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partments, or caissons, were called Laquearia!

The colour generally used for the whole of the surbase continued beneath the decorations of the Peristyle was Pontii sinopis, a dull red: a very brilliant tint was also produced by the use of a richer material, the cinnabar of Ephesus; but to protect this very delicate and precious colour from the injurious action of the air, the greatest precaution in its application was necessary

THE PRIVATE APARTMENTS.

The Romans rose at day-break, quitted their houses early, to make visits, and attend to their affairs; they next paid their adoration to the

1 The sunk panels of various geometrical forms symmetrically disposed in flat or vaulted ceilings, or in soffits. The beams which extended from the walls to the entablature, were intersected by others ranged longitudinally; the square spaces made by these intersecting beams were contracted towards the top, and were also called Lacunaria. The suburban villa at Pompeii contained two examples of this kind of ceiling.

D

gods in the temples, whence they proceeded to the Forum, where the Prætor held his court of justice', and beneath the porticos of the Basilica discussed all public transactions, seldom returning home before the hour of the principal meal”, towards the evening,

When day declines, and feasts renew the night 3. It may indeed be said that the Romans really lived out of doors, for the rooms that were appropriated to their personal use were

i Hence it was sometimes called Conventus as well as Forum. The Forum generally bore the name of the founder, as Forum Appi, Forum Trajani, Cornelii, Livi, Pompilii, &c. There were also Fora Civilia et Judicialia.

? The Prandium was a refreshment at noon, but the Cæna agrees best with the modern dinner; the various kinds of meals are amply described by Ciaconius, a learned critic. His book “De Triclinio Romano,” together with the treatises of Fulvius Ursinus and Mercurialis upon the same subject was published at Amsterdam in 1689, with plates to illustrate the descriptions. There is also an appendix to Ciaconius, on the Feasts of the Ancients, by J. W. Stuck, a celebrated antiquary, which is very curious, and was published with his other works, long after his death, at Leyden, in 1695.

3 Dryden's Virgil, Æneis, book 4.

generally of very small dimensions, although they abounded with every refinement of voluptuous convenience, and were enriched with ornaments of such exquisite taste, as to have become proverbial in modern times by the term classical. “Considering the magnificence of the Roman houses,” says Arbuthnot, a learned writer on the value of ancient money, “ I should be apt to think that both the materials and workmanship were cheap.” M. Lepidus the consul's house had door-cases of Numidian marble; it was the earliest that was so enriched'; but afterwards they had them gilded, or rather plated with gold: houses also were cased with Carystian marble. Mamurra, Cæsar's architect in Gaul, is recorded to have built the first mansion of this kind on the Cælian hill in Rome. Within the houses were costly hangings of Tyrian dye, and marble pillars with gilded capitals; the very walls, indeed, were gilded. The Villa Gordiana had a Peristyle of no less than two hundred columns; and fountains of variegated marble were introduced in the courts, of houses, which in the progress of luxury at length occupied as much ground as their ancestors were allowed for estates ?.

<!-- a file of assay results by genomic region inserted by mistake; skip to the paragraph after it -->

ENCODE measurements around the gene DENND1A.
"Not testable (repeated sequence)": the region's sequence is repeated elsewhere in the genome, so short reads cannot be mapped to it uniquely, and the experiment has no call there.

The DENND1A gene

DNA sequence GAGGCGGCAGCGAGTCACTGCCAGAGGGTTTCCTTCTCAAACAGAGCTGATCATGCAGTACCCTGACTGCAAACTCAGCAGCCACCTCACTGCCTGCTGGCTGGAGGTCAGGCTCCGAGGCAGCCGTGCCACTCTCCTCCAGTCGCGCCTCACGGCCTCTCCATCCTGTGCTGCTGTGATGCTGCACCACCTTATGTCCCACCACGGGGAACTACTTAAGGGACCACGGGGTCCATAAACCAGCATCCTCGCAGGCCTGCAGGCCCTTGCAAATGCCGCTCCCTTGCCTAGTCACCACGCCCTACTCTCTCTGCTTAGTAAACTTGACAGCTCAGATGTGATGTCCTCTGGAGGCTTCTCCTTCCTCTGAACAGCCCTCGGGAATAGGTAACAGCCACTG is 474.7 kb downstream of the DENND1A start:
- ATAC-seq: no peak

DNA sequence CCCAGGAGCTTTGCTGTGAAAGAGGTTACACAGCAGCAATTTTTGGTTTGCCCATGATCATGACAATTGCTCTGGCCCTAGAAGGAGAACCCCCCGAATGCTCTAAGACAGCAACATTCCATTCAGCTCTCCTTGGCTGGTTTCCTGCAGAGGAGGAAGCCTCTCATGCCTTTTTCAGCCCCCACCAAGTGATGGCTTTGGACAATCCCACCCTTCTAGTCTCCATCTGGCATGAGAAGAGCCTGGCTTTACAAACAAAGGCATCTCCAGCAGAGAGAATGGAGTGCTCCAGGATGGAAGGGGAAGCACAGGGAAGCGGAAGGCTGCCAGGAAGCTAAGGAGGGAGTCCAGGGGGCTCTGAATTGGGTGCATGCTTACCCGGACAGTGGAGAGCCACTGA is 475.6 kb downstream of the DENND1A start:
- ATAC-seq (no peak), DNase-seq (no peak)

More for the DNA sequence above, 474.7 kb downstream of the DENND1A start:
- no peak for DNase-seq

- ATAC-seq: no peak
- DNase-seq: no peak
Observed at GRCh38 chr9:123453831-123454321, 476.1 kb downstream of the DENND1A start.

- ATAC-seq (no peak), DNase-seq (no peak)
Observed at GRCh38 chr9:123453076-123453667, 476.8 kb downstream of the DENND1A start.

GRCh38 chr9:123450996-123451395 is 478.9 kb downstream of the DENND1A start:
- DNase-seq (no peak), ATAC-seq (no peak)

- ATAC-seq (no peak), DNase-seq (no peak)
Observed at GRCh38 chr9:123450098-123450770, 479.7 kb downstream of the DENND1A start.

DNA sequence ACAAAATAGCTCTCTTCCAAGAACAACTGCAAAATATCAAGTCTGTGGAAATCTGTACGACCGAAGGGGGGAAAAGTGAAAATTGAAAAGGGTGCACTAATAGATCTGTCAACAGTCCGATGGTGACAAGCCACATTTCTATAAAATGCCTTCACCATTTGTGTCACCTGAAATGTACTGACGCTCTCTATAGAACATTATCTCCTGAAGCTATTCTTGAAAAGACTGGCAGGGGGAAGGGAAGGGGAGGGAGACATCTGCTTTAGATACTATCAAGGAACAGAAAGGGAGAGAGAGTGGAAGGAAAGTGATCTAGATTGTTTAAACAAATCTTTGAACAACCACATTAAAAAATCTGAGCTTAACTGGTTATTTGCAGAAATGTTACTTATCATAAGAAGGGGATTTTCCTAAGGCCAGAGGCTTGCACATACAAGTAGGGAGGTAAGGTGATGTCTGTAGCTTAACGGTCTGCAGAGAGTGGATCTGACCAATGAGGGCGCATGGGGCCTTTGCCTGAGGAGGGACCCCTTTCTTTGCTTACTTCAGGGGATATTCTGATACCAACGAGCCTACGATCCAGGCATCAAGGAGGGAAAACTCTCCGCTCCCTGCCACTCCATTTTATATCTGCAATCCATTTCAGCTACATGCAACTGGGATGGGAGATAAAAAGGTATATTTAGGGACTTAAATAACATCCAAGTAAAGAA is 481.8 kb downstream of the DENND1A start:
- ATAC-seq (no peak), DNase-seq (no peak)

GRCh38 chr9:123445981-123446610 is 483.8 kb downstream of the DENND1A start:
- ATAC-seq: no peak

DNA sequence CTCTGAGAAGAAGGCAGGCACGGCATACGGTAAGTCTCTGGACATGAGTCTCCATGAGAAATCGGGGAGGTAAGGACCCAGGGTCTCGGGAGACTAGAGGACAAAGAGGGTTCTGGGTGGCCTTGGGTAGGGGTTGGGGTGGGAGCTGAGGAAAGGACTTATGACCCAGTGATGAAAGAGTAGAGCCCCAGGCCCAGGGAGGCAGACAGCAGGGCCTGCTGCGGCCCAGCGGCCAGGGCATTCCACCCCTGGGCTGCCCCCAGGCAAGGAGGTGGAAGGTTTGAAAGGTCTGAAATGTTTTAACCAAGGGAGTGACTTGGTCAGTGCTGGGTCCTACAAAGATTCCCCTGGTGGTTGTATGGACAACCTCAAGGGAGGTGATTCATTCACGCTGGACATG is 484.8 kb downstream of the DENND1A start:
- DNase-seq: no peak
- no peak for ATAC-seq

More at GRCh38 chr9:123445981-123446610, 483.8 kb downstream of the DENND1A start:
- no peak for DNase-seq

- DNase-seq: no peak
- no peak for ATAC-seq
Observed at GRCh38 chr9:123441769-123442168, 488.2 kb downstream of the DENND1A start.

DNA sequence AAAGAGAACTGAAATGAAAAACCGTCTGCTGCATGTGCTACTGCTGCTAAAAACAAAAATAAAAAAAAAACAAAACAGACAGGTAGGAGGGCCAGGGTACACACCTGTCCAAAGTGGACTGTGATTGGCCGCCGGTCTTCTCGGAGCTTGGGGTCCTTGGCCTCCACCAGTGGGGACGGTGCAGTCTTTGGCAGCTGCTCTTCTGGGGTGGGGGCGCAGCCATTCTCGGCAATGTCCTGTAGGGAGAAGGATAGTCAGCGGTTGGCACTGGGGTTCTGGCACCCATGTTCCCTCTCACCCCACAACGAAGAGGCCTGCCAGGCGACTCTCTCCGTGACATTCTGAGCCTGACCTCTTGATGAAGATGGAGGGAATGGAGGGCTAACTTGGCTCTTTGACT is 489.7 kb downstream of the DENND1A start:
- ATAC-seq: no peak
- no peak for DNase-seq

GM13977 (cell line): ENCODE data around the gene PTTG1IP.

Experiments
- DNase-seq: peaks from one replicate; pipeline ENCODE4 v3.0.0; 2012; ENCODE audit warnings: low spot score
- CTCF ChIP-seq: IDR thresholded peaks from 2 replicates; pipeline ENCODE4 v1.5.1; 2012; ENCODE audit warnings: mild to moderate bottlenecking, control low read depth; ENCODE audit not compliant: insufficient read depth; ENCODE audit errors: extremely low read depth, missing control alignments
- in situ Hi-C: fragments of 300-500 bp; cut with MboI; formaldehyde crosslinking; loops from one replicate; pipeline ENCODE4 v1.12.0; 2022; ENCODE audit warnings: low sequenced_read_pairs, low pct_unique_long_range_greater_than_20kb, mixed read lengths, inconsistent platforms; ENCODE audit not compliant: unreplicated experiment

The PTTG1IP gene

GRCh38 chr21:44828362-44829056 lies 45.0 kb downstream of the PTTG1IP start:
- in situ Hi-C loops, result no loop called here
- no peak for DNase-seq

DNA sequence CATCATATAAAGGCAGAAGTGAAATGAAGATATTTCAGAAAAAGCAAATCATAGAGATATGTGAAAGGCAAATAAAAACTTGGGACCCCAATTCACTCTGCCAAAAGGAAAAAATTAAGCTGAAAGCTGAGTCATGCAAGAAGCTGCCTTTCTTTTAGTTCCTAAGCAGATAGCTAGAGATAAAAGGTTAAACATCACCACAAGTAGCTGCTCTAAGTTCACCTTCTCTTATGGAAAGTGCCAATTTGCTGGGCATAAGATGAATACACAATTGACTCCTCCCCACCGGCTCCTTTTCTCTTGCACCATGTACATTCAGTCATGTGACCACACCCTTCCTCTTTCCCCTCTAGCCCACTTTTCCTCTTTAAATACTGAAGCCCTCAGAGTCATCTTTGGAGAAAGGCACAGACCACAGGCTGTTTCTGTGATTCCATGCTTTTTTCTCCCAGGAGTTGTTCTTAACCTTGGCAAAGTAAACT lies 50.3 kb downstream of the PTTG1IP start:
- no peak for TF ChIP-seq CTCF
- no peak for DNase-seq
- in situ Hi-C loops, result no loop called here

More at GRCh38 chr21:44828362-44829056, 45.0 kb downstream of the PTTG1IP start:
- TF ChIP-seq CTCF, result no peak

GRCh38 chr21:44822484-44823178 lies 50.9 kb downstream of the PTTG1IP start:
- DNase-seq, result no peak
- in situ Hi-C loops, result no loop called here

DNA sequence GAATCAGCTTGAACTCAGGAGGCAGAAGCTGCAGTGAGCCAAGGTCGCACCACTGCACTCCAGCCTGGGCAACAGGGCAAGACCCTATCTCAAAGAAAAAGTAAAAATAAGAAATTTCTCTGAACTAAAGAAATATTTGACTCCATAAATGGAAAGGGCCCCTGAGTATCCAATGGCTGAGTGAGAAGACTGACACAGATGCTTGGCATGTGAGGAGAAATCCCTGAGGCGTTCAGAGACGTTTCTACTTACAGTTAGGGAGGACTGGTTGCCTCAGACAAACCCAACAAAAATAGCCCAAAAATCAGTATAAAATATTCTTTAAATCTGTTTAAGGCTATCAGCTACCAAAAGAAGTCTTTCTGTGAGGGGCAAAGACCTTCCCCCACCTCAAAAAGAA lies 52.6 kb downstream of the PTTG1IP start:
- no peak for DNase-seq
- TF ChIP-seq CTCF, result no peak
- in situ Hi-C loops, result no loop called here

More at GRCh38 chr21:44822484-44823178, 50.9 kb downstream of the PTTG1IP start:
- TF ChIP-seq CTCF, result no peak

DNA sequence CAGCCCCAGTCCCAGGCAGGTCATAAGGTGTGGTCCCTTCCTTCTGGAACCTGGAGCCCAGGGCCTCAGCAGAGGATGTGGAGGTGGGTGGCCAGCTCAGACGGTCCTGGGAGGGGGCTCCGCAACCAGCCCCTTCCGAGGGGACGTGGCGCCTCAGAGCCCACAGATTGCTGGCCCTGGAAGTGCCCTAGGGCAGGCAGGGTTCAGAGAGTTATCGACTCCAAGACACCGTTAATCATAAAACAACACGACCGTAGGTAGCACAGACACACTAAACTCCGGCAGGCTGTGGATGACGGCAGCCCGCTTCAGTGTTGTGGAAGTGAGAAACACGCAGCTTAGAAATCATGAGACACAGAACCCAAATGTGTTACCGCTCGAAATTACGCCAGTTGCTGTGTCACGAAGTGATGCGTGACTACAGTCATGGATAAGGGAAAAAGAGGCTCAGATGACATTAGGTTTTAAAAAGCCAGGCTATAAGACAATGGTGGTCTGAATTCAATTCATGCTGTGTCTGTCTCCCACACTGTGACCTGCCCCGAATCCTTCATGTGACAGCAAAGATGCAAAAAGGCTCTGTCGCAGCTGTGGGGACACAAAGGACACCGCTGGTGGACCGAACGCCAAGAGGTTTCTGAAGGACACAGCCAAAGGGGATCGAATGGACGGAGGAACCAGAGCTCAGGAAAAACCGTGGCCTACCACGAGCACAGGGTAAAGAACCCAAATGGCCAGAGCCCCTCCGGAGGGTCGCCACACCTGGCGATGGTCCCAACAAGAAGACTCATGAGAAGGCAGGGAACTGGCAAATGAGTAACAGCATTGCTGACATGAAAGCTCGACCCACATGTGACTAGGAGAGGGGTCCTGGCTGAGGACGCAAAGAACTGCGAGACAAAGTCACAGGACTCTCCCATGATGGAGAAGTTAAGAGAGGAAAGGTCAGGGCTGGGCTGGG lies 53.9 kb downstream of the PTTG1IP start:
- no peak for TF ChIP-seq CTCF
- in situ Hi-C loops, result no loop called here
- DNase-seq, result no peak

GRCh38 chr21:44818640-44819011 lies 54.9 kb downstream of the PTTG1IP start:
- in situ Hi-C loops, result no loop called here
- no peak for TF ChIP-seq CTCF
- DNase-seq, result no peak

| Pliny's Nat. Hist. book xxxvi. chap. 6.

A Bed-chamber adapted to each of the seasons had its Ante-chamber, called the Procoton, attached, besides rooms for different servants. The Romans took repose in the daytime like the modern Turks, &c. but then it was not in the Bed-chamber, or Cubiculum, as may be inferred from the description which the younger Pliny has given of his villas at Laurentum, and on the lake of Como, in several of his letters”. In the epistle addressed

| viz. Four jugera, or two English acres and a half. See Arbuthnot's Tables of Ancient Coins, page 150, &c.

2 Plinius the younger, nephew of the elder Pliny, was a distinguished orator, and ranked with Tacitus in his profession; he was the author of many works, which have all perished, excepting a panegyric on the Emperor Trajan, and ten books of letters, which he himself collected and prepared for the public. The best edition of his letters is

to Gallus ' he particularly describes a chamber so contrived that neither sun nor noise of any kind could reach it. The mosaic pavements of these rooms bore such inscriptions as BENE. DORMIO. &c. In others, the walls were painted in Opera Topiaria, resembling bowers composed of green branches with birds perched, or on the wing. One chamber also had windows so situated, as to receive the rays of both the rising and the setting sun.

The Hibernaculum, or small winter apartment, was circular in its plan, and had the

acknowledged to be that published at Leipsic in 1806; but there are English translations by Lord Orrery and by W. Melmoth, the last said to be one of the best versions of a Latin author which has appeared in the language.

i Book ii. epist. 17.

2 On a part of a curiously carved bedstead of the time of King Henry the Eighth, preserved in the collection of an antiquary in London, was a flowing scroll bearing the words COM. TO. BEAD. and over the doors of the richly carved screen in the old hall at Halnaker, in Sussex, are labels inscribed LE. BIEN. VENVE.-COME. IN. AND. DRINCE. Inscriptions, it is needless to say, have been applied to internal decoration

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